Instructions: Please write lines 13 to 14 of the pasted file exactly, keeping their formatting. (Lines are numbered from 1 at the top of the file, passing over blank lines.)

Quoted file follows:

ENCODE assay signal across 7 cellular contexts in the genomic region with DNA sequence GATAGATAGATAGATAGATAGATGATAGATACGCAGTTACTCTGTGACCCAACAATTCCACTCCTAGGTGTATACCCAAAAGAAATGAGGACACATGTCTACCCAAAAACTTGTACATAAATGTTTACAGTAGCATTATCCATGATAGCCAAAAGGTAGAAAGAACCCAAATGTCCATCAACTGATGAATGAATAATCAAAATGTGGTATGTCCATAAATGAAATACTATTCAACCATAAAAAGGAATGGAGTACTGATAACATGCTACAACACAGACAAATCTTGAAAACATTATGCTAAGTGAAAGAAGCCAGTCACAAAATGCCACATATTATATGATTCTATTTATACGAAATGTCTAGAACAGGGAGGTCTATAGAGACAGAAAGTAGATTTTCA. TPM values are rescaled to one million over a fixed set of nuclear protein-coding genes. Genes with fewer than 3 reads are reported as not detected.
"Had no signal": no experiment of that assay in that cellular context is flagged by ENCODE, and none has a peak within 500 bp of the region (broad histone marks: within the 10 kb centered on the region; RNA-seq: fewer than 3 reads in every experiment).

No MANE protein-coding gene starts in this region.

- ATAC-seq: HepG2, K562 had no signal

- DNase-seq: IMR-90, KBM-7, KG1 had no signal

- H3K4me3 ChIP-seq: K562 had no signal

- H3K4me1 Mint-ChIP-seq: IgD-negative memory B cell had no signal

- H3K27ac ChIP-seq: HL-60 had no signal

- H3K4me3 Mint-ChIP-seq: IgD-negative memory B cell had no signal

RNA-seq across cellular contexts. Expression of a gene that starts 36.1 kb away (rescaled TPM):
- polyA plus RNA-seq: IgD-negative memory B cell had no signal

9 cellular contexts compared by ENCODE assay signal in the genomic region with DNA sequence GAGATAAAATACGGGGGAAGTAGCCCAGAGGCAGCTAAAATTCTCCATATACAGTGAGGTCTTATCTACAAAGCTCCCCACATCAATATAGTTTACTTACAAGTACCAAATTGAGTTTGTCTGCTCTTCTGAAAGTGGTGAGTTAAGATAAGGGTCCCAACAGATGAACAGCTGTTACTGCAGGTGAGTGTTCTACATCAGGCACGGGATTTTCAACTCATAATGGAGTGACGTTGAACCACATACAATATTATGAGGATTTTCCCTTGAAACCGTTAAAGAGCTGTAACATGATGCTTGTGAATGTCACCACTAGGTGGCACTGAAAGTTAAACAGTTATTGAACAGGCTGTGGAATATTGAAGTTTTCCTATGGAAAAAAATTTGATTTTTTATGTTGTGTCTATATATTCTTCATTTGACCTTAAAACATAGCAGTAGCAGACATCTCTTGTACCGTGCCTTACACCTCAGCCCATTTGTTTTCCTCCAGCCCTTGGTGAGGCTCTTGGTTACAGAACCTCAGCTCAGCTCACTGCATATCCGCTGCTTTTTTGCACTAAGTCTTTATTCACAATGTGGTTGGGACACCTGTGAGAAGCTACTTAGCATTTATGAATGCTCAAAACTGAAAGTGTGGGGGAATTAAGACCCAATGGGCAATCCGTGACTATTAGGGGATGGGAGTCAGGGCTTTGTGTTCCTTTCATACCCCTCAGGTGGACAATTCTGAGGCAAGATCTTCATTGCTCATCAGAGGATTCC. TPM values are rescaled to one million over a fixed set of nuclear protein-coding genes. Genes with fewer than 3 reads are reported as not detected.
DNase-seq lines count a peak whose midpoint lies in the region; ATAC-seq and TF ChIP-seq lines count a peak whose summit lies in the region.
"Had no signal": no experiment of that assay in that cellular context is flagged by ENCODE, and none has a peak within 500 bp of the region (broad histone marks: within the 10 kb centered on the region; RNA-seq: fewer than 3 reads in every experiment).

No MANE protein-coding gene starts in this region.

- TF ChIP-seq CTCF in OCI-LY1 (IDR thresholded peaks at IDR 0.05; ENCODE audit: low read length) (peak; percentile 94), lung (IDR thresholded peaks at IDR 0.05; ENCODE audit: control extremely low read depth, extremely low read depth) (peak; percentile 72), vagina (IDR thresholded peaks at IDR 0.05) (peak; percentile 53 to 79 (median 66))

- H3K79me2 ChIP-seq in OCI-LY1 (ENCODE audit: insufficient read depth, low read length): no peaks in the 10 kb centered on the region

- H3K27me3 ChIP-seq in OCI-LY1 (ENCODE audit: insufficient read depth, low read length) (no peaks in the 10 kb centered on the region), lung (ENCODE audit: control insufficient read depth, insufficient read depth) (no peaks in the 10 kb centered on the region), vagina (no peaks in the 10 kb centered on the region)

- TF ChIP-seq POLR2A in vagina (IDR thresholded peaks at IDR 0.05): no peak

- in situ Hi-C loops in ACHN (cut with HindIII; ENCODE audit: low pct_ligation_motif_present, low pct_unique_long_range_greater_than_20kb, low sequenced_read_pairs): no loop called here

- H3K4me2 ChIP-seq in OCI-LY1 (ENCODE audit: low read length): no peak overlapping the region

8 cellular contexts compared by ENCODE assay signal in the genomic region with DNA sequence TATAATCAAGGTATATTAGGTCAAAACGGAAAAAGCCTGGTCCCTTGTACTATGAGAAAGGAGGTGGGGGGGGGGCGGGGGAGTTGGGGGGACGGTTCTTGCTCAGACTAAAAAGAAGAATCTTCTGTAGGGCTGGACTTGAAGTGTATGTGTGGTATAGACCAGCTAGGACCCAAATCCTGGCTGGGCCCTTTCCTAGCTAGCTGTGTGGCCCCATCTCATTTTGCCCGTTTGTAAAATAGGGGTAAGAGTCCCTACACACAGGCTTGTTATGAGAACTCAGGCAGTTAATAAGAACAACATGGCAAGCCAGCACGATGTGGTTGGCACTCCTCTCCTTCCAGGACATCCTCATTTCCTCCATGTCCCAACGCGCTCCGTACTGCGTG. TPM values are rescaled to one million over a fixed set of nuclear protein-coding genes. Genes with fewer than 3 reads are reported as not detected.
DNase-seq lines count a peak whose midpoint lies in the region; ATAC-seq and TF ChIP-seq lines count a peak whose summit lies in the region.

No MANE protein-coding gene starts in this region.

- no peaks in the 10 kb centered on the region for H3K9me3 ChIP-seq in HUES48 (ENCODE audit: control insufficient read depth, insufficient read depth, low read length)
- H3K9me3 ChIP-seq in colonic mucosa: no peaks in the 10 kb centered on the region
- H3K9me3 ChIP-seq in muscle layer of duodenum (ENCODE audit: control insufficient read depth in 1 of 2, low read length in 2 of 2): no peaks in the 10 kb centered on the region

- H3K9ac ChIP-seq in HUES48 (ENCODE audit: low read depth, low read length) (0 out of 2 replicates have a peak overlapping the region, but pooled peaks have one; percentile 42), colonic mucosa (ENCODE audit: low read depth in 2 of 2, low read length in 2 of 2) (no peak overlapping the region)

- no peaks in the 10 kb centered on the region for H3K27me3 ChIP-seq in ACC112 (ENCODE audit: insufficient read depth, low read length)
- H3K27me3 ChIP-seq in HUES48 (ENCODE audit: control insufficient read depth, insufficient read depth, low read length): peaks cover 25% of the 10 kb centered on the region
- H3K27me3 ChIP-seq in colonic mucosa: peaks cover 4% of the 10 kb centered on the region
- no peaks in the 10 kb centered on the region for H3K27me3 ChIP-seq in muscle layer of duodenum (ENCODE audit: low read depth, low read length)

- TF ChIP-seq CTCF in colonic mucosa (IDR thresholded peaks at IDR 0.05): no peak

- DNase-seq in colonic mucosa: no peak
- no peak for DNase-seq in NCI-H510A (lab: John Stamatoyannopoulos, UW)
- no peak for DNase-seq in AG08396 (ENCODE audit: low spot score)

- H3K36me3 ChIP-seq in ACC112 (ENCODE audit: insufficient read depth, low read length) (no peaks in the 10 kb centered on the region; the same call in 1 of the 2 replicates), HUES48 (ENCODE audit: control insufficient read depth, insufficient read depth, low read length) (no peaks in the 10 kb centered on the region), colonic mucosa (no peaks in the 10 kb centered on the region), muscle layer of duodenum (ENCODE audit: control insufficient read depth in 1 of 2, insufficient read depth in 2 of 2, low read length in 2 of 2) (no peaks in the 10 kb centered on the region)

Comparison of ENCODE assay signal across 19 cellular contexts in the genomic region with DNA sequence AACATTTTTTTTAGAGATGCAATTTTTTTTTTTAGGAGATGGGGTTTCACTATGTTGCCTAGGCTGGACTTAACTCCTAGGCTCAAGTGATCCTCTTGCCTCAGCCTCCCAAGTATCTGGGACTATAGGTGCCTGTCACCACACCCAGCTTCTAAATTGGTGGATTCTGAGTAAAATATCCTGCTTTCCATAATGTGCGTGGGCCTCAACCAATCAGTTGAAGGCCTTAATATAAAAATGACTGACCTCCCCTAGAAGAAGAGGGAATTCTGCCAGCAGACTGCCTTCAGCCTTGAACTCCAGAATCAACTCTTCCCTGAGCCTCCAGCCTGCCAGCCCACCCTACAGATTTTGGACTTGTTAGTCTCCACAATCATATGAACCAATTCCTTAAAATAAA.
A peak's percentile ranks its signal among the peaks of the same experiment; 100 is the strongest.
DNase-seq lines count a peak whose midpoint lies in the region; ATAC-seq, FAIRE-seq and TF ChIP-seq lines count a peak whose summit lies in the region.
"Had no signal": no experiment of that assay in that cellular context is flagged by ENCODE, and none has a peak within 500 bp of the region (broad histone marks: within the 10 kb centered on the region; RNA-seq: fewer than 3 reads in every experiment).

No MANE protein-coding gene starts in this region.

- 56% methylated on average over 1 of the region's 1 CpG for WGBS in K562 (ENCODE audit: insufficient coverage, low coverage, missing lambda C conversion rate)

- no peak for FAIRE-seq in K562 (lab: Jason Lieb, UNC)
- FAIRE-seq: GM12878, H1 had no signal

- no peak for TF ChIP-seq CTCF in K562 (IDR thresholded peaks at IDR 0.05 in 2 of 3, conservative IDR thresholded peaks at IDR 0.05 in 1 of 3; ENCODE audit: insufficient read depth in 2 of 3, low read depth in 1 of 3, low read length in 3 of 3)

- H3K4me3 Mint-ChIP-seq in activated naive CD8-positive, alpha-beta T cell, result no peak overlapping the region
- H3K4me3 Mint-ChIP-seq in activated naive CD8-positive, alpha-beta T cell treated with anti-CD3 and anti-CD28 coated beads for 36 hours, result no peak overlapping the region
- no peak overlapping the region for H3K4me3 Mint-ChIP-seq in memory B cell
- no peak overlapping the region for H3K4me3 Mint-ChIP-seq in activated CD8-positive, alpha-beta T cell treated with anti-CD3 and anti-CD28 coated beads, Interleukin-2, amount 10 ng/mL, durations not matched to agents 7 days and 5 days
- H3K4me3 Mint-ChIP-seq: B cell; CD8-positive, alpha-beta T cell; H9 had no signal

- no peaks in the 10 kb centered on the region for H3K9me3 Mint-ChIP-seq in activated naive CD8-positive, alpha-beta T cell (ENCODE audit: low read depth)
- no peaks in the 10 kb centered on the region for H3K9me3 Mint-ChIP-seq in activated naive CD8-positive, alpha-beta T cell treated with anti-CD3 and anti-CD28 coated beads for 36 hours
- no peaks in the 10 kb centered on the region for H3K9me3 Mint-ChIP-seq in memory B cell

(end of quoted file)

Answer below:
DNase-seq lines count a peak whose midpoint lies in the region; ATAC-seq and TF ChIP-seq lines count a peak whose summit lies in the region.
"Had no signal": no experiment of that assay in that cellular context is flagged by ENCODE, and none has a peak within 500 bp of the region (broad histone marks: within the 10 kb centered on the region; RNA-seq: fewer than 3 reads in every experiment).